Tuesday, 8 March 2016

Tenerife and La Gomera - Species accounts IV - Nymphalidae (partim) & Hesperiidae

Pararge xiphioides

Of the 3 Pararge species in Europe remarkably 2 are island endemics with Pararge xiphia being endemic to Madeira and P. xiphioides being endemic to the 5 westernmost Canary islands. In Madeira also Pararge aegeria - common all over Europe - is present but - again remarkably - although the first sightings of this species on Madeira were only in the 1970's - so presumably this species is introduced - genetically the Pararge aegeria from Madeira are near identical to N-African P. aegeria and not to European ones.
As P. xiphioides is the only Pararge on the Canary islands it is easily identified. Differences from P. aegeria can however easily be seen. The front wing has the outer margin straight to slightly rounded and the hindwing underside has a clear white mark at the costa.

Male, notice the shiny androconial patch on the front wing



female, apparently more contrasting than males on the underside with greyish dusting along the outer margin 

For the several Hipparchia taxa on the islands we were way to early, flight period for these species starts in may and lasts until late autumn.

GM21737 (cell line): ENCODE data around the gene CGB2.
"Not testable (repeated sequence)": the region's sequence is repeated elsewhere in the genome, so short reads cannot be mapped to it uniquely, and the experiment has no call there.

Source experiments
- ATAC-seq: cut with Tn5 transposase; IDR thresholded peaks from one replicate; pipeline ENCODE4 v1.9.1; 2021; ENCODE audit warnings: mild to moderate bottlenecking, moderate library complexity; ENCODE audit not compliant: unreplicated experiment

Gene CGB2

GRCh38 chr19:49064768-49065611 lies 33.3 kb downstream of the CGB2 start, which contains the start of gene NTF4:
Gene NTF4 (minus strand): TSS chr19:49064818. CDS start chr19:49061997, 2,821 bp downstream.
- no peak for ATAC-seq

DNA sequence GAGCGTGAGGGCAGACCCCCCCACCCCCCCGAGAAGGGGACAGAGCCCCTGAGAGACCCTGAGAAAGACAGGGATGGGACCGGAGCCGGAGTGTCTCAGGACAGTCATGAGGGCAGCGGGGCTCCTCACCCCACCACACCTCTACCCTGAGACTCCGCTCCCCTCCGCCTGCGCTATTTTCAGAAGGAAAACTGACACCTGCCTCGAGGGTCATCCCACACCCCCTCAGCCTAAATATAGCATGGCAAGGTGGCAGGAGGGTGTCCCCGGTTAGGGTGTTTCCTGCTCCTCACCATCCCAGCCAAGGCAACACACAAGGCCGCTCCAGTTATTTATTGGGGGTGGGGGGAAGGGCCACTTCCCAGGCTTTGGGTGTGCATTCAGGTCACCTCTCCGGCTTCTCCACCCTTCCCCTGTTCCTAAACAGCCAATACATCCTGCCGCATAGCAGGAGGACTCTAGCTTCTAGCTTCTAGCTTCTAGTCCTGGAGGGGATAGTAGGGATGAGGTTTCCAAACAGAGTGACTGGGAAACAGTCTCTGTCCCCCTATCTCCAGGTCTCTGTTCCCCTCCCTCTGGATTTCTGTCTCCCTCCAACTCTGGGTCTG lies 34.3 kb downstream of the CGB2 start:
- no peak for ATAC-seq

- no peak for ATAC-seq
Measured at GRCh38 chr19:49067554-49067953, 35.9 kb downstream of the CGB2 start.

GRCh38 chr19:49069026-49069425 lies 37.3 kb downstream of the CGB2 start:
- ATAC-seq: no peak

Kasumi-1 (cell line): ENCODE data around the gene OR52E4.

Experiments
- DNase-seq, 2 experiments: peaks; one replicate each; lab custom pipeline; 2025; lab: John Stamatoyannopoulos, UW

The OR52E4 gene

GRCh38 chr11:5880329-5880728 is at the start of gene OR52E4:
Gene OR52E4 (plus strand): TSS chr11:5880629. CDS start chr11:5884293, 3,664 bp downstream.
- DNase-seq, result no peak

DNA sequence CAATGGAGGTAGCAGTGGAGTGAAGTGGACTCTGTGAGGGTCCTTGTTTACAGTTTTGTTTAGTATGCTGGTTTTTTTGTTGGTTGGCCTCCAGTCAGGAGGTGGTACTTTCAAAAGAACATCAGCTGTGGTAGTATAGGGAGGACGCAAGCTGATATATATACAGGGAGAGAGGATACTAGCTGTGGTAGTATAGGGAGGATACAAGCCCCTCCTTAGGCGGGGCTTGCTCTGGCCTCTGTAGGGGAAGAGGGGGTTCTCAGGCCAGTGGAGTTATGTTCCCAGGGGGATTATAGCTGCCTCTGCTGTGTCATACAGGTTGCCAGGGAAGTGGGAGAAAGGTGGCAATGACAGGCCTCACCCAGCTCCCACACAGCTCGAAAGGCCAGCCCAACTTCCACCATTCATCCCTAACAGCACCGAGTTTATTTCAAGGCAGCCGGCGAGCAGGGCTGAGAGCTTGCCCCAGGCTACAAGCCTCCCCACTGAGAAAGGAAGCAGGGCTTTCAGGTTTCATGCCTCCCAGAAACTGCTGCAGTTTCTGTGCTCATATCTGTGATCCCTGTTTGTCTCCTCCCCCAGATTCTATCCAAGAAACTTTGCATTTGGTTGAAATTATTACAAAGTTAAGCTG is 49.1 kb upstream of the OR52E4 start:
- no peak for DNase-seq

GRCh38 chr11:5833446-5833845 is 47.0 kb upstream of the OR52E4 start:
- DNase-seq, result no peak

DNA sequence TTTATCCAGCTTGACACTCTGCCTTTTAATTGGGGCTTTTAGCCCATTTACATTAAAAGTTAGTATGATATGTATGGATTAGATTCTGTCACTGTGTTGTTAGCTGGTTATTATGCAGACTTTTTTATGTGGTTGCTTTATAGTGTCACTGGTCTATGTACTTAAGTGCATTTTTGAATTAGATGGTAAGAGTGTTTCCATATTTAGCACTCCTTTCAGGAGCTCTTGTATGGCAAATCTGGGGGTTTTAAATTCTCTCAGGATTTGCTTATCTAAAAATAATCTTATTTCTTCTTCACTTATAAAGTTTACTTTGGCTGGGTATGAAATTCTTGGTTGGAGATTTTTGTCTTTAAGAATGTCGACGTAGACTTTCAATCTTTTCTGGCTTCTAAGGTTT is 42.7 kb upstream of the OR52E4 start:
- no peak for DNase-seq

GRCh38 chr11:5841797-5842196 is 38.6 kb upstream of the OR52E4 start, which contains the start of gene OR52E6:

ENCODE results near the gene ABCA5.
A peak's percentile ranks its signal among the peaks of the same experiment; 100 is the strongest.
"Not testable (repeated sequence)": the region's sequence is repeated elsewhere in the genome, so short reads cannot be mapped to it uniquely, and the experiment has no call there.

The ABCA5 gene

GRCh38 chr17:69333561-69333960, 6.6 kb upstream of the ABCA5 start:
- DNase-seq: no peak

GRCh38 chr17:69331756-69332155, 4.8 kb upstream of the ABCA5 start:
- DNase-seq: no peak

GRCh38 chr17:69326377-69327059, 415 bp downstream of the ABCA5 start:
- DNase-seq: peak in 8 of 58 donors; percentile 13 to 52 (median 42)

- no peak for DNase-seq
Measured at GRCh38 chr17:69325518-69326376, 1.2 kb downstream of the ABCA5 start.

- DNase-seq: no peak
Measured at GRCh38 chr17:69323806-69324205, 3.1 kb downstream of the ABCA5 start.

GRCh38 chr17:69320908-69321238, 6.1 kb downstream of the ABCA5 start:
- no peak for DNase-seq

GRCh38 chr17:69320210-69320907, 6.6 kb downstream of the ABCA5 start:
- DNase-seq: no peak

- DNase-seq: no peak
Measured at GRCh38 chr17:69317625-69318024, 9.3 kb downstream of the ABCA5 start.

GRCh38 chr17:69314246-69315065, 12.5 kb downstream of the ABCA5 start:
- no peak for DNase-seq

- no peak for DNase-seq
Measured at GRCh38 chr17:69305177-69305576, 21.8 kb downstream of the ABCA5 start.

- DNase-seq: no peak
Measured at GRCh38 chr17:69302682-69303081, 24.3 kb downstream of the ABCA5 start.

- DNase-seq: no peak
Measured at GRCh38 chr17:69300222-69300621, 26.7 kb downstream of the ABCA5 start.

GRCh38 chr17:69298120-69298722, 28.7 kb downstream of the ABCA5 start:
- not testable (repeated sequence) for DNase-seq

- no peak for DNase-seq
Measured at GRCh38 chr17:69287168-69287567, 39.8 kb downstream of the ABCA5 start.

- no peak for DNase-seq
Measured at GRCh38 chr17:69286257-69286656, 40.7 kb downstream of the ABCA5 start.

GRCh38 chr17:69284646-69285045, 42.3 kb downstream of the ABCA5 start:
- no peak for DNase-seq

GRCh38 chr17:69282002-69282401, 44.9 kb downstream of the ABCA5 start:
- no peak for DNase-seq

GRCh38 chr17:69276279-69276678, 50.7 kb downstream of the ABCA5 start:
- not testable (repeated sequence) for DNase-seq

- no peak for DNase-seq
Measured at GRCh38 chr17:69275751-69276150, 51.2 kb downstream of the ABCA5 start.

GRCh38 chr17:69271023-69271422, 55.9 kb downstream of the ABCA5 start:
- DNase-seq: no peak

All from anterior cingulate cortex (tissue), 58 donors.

Thymelicus christi

As the previous species this one is present on the 5 western Canary islands, it is the only skipper species present on the Canary islands. The Wiemers article is a bit confusing about the flight period,the phenology table in the article mentions that this species flies from February on but in the text the earliest date mentioned is the 11th of March. The statement that the flight period starts in February in the general field guides is probably taken from the Wiemers article. So I was not hoping to find adults. At a dry coastal barranco north of Vallehermoso, La Gomera, I checked 50+ Brachypodium bushes in search of larvae but couldn't find anything. Later on the same day we visited a valley just west of Vallehermoso, more inland. At the edge of a small agricultural area there was a small slope full of Brachypodium that surprisingly had several adult males of Thymelicus christi flying around!

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